We're yet to hear from the National Party. They've been crowing about the death of socialism over the last decade, but haven't seen the irony of their numbers heading south in Parliaments throughout the country. Funny that. I'm hopeful they've been listening to their agrarian comrades at the Earle Page Research Centre who have lately called for the Nationals to "civilise" the free market approach of the Liberal Party.

Well, this debate gives the National Party a chance to show it can stand up for workers who have suffered "agri-capitalism" for the past decade as 20,000 Australian farmers have locked the gate and walked away. This is their chance to show they believe in the co-operative nature of farming, and that they believe in the community. This is their chance to reject trickle-up (not down) economics.

The National Party ought to know that farmers and regional communities don't trust giant multinationals and supermarkets. They ought to know that the advantages these companies enjoy are reliant on what they can squeeze out of casual workers who have the most flexibility - down.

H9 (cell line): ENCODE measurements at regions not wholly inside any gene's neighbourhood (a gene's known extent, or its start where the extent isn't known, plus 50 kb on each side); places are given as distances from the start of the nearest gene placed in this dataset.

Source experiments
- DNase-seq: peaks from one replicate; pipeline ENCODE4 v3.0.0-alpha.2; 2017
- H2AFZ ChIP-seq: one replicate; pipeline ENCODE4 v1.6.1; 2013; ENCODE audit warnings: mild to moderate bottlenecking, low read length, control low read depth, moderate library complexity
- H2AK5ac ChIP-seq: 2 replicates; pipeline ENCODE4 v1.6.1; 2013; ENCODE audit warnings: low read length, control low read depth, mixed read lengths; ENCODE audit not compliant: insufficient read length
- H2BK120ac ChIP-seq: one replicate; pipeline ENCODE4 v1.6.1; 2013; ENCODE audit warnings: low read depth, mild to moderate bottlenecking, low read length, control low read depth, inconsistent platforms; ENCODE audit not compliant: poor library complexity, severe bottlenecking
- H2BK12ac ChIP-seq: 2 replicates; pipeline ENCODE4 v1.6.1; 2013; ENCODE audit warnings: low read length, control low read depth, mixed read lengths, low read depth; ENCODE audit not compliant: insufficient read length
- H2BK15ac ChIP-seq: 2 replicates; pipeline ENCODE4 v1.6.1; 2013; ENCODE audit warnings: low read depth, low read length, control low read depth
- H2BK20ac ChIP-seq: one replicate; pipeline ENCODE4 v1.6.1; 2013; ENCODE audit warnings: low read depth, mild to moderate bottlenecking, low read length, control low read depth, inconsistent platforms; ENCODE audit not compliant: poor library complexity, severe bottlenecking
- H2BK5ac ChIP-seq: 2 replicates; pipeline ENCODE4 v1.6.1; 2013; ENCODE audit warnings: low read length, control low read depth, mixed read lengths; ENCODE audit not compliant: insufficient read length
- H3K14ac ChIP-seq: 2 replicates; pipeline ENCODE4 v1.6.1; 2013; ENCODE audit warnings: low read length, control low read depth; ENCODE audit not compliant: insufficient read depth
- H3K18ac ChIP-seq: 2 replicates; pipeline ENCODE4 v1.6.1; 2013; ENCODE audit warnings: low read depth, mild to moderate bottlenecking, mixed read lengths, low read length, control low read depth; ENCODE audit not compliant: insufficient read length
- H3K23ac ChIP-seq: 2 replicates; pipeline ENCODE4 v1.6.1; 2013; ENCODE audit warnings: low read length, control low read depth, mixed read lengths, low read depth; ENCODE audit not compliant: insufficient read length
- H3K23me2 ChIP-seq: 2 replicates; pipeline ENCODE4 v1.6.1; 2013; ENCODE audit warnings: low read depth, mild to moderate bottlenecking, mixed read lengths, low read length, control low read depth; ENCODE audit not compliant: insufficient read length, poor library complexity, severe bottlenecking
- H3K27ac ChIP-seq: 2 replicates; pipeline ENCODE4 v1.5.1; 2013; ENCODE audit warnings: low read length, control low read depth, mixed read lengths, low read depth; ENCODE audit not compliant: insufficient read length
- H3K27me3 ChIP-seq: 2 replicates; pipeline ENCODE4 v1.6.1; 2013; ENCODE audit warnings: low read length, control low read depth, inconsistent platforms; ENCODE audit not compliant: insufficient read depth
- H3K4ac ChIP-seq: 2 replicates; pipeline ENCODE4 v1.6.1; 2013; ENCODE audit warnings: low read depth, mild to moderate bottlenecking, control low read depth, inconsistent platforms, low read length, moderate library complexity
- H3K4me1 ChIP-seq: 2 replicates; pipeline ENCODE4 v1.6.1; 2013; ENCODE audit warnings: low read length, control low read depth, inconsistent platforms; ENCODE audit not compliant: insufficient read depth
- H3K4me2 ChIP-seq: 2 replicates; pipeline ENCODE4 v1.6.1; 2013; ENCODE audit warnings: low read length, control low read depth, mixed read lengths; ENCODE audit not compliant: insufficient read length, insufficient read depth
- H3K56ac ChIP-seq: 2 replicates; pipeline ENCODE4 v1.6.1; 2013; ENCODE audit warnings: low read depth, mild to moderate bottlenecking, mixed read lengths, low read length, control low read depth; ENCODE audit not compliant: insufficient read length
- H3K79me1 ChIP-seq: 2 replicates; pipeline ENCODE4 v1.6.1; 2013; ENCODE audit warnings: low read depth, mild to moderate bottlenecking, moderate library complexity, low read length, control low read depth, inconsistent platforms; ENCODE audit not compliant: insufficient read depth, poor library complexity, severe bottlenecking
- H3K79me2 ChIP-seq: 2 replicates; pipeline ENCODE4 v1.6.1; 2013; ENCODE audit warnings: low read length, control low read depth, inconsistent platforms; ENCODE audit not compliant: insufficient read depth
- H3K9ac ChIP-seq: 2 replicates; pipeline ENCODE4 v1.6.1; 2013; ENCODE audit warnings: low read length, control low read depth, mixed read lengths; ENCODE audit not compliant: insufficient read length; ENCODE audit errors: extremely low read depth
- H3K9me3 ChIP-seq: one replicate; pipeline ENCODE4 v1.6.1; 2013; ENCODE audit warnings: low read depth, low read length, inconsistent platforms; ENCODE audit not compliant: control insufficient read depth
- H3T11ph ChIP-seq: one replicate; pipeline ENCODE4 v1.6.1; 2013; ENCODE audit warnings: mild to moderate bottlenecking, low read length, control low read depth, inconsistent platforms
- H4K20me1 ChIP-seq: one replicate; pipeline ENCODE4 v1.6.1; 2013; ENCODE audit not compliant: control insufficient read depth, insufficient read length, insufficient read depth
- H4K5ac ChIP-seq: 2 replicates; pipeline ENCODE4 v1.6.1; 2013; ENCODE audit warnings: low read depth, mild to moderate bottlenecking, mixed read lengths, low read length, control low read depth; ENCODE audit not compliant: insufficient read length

If they don't support my motion, they'll be showing their politics are as "Flexible" as a casual worker's pay packet and conditions. Their votes in 2007 will be "Off-shored", and their communities will experience "Increased Mobility" as they shut the gate and move into town. Their seats in Parliament will get "Churned."

I suppose it's their "Choice" and they can take it or leave it. They've got the "Freedom" to make their own decisions and determine their own fates. But they do risk becoming literally "Individuals" in the Chamber in the not too distant future if they follow the likes of Greg Pearce.

This resolution going through the Parliament also presents an opportunity to see where the 11 crossbenchers stand and how they are reading the climate on IR at the moment. I'm optimistic I'll get their majority support.

The debate of this issue has been heartening. Increasingly I'm seeing at the State Parliament a willingness by MPs to take on Union issues of concern and have a look at the matters of concern to workers and their families. Liberal Party attempts to demonise Unions just aren't washing with any of the other Parties or Independents.

If you require assistance accessing information from a NSW Government Department or a Minister, or have feedback and ideas for speeches, or if you believe you know an issue that should be looked at by one of the Parliamentary committees, contact me at Parliament House on (02) 9230 2052 or email [email protected]